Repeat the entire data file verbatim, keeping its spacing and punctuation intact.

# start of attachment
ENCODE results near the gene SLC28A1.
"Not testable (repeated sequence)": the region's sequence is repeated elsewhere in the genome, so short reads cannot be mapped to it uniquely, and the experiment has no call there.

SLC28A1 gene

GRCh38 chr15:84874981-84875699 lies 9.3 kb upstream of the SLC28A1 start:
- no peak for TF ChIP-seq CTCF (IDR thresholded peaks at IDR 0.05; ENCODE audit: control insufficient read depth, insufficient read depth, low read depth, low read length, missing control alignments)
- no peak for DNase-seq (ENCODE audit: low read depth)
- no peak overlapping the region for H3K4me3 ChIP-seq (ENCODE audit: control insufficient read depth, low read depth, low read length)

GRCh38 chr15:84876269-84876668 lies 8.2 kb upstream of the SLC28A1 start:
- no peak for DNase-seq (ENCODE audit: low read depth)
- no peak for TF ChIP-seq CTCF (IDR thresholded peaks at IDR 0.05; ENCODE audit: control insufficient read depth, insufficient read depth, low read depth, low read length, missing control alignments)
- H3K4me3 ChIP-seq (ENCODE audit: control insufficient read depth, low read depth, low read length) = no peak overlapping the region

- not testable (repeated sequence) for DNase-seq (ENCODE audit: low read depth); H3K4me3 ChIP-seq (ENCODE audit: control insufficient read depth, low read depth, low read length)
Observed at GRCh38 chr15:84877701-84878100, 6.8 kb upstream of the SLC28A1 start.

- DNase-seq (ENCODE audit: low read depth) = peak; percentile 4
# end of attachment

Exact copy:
ENCODE results near the gene SLC28A1.
"Not testable (repeated sequence)": the region's sequence is repeated elsewhere in the genome, so short reads cannot be mapped to it uniquely, and the experiment has no call there.

SLC28A1 gene

GRCh38 chr15:84874981-84875699 lies 9.3 kb upstream of the SLC28A1 start:
- no peak for TF ChIP-seq CTCF (IDR thresholded peaks at IDR 0.05; ENCODE audit: control insufficient read depth, insufficient read depth, low read depth, low read length, missing control alignments)
- no peak for DNase-seq (ENCODE audit: low read depth)
- no peak overlapping the region for H3K4me3 ChIP-seq (ENCODE audit: control insufficient read depth, low read depth, low read length)

GRCh38 chr15:84876269-84876668 lies 8.2 kb upstream of the SLC28A1 start:
- no peak for DNase-seq (ENCODE audit: low read depth)
- no peak for TF ChIP-seq CTCF (IDR thresholded peaks at IDR 0.05; ENCODE audit: control insufficient read depth, insufficient read depth, low read depth, low read length, missing control alignments)
- H3K4me3 ChIP-seq (ENCODE audit: control insufficient read depth, low read depth, low read length) = no peak overlapping the region

- not testable (repeated sequence) for DNase-seq (ENCODE audit: low read depth); H3K4me3 ChIP-seq (ENCODE audit: control insufficient read depth, low read depth, low read length)
Observed at GRCh38 chr15:84877701-84878100, 6.8 kb upstream of the SLC28A1 start.

- DNase-seq (ENCODE audit: low read depth) = peak; percentile 4